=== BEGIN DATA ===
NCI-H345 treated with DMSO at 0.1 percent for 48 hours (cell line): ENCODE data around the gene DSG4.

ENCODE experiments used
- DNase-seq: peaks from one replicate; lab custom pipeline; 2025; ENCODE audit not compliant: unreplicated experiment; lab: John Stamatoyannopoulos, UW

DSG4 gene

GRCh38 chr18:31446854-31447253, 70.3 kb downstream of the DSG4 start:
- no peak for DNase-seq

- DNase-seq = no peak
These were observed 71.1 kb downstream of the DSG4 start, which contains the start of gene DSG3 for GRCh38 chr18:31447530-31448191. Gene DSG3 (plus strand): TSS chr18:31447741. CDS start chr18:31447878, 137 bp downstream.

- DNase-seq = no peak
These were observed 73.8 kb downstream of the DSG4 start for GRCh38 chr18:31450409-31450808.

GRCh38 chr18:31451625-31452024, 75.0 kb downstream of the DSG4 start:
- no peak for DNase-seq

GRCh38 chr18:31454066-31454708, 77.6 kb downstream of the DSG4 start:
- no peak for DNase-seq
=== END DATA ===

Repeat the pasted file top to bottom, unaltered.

NCI-H345 treated with DMSO at 0.1 percent for 48 hours (cell line): ENCODE data around the gene DSG4.

ENCODE experiments used
- DNase-seq: peaks from one replicate; lab custom pipeline; 2025; ENCODE audit not compliant: unreplicated experiment; lab: John Stamatoyannopoulos, UW

DSG4 gene

GRCh38 chr18:31446854-31447253, 70.3 kb downstream of the DSG4 start:
- no peak for DNase-seq

- DNase-seq = no peak
These were observed 71.1 kb downstream of the DSG4 start, which contains the start of gene DSG3 for GRCh38 chr18:31447530-31448191. Gene DSG3 (plus strand): TSS chr18:31447741. CDS start chr18:31447878, 137 bp downstream.

- DNase-seq = no peak
These were observed 73.8 kb downstream of the DSG4 start for GRCh38 chr18:31450409-31450808.

GRCh38 chr18:31451625-31452024, 75.0 kb downstream of the DSG4 start:
- no peak for DNase-seq

GRCh38 chr18:31454066-31454708, 77.6 kb downstream of the DSG4 start:
- no peak for DNase-seq